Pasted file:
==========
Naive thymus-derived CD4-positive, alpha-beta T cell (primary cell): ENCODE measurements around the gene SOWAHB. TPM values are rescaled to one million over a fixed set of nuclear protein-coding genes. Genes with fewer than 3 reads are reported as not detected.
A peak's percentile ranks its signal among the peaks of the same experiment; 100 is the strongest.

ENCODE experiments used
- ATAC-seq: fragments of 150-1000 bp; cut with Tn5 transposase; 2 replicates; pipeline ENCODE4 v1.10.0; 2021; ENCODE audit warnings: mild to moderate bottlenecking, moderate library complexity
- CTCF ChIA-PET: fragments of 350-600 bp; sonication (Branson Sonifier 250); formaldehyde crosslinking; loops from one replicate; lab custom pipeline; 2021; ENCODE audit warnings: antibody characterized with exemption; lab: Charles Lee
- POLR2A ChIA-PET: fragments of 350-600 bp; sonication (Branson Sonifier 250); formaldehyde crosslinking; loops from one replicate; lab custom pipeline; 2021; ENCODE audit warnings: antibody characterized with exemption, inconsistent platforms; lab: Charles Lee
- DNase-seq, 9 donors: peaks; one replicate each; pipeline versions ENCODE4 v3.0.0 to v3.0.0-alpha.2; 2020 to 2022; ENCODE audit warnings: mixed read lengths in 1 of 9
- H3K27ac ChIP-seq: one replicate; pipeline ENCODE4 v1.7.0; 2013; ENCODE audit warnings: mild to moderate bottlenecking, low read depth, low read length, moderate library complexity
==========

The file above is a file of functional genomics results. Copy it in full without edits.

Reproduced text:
Naive thymus-derived CD4-positive, alpha-beta T cell (primary cell): ENCODE measurements around the gene SOWAHB. TPM values are rescaled to one million over a fixed set of nuclear protein-coding genes. Genes with fewer than 3 reads are reported as not detected.
A peak's percentile ranks its signal among the peaks of the same experiment; 100 is the strongest.

ENCODE experiments used
- ATAC-seq: fragments of 150-1000 bp; cut with Tn5 transposase; 2 replicates; pipeline ENCODE4 v1.10.0; 2021; ENCODE audit warnings: mild to moderate bottlenecking, moderate library complexity
- CTCF ChIA-PET: fragments of 350-600 bp; sonication (Branson Sonifier 250); formaldehyde crosslinking; loops from one replicate; lab custom pipeline; 2021; ENCODE audit warnings: antibody characterized with exemption; lab: Charles Lee
- POLR2A ChIA-PET: fragments of 350-600 bp; sonication (Branson Sonifier 250); formaldehyde crosslinking; loops from one replicate; lab custom pipeline; 2021; ENCODE audit warnings: antibody characterized with exemption, inconsistent platforms; lab: Charles Lee
- DNase-seq, 9 donors: peaks; one replicate each; pipeline versions ENCODE4 v3.0.0 to v3.0.0-alpha.2; 2020 to 2022; ENCODE audit warnings: mixed read lengths in 1 of 9
- H3K27ac ChIP-seq: one replicate; pipeline ENCODE4 v1.7.0; 2013; ENCODE audit warnings: mild to moderate bottlenecking, low read depth, low read length, moderate library complexity